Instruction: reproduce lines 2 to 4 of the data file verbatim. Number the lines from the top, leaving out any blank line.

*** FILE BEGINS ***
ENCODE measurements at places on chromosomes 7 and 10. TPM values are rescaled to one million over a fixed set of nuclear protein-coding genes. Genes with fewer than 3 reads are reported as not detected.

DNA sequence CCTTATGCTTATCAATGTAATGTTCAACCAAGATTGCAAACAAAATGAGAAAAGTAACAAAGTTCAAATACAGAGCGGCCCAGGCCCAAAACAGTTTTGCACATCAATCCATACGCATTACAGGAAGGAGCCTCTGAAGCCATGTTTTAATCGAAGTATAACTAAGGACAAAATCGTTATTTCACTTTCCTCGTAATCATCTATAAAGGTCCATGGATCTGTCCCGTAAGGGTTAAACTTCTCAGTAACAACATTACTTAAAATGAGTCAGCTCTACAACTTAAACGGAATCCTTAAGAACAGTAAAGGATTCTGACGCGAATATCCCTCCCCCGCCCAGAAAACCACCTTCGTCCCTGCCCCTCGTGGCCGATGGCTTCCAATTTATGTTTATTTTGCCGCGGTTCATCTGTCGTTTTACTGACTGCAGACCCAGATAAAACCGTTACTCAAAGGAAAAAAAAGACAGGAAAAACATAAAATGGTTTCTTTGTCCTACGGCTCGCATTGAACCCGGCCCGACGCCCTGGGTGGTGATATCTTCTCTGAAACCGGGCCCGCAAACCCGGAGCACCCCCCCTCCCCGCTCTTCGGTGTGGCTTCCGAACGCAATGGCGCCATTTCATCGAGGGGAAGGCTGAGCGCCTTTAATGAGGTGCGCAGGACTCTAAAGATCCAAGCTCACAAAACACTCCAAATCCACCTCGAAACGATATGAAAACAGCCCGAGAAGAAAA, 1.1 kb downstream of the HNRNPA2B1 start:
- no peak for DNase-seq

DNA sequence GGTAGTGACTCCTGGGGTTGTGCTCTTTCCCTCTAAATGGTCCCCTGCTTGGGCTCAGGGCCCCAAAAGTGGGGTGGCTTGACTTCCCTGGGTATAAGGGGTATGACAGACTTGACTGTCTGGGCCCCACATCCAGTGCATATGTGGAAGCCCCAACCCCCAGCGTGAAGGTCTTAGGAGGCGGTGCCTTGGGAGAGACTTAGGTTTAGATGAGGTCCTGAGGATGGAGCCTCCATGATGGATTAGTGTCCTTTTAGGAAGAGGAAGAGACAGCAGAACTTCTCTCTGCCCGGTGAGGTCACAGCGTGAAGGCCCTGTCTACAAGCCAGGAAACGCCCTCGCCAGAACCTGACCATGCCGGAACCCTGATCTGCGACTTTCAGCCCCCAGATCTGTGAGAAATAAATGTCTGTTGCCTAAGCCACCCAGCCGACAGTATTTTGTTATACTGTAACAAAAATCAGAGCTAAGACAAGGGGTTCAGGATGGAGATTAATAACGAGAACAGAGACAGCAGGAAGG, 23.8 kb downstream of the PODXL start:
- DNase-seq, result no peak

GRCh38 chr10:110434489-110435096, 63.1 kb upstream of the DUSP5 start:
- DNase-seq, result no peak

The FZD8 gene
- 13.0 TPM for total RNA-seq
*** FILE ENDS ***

DNA sequence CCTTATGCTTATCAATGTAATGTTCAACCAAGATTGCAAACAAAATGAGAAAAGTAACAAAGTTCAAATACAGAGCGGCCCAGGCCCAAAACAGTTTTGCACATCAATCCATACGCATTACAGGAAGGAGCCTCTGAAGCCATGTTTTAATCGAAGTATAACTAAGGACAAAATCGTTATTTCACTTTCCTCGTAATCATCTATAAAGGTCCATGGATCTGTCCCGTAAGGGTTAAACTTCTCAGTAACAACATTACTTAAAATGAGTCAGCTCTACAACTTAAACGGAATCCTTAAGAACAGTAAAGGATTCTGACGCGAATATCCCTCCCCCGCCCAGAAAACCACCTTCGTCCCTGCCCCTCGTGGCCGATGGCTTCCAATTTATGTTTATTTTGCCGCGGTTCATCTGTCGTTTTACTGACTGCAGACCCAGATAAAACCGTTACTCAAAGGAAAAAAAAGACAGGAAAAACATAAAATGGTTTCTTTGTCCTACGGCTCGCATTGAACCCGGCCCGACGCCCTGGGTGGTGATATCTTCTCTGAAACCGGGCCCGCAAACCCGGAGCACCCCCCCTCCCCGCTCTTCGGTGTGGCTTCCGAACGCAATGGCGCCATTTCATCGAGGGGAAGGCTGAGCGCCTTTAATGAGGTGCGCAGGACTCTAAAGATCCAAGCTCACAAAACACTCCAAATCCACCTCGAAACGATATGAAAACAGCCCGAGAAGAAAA, 1.1 kb downstream of the HNRNPA2B1 start:
- no peak for DNase-seq

DNA sequence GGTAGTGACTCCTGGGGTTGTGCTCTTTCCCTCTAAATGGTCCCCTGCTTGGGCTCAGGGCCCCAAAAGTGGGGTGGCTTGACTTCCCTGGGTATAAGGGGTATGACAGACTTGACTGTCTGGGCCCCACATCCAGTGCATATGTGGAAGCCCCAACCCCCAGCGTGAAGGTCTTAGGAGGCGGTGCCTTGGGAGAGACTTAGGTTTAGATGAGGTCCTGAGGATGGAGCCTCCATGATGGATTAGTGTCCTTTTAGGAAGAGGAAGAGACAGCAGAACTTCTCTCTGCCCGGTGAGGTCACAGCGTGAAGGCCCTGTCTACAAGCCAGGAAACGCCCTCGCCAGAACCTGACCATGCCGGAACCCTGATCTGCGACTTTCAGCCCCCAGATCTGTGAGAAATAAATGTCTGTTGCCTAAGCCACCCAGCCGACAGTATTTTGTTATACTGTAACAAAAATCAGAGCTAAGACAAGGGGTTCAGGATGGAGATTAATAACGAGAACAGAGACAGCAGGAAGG, 23.8 kb downstream of the PODXL start: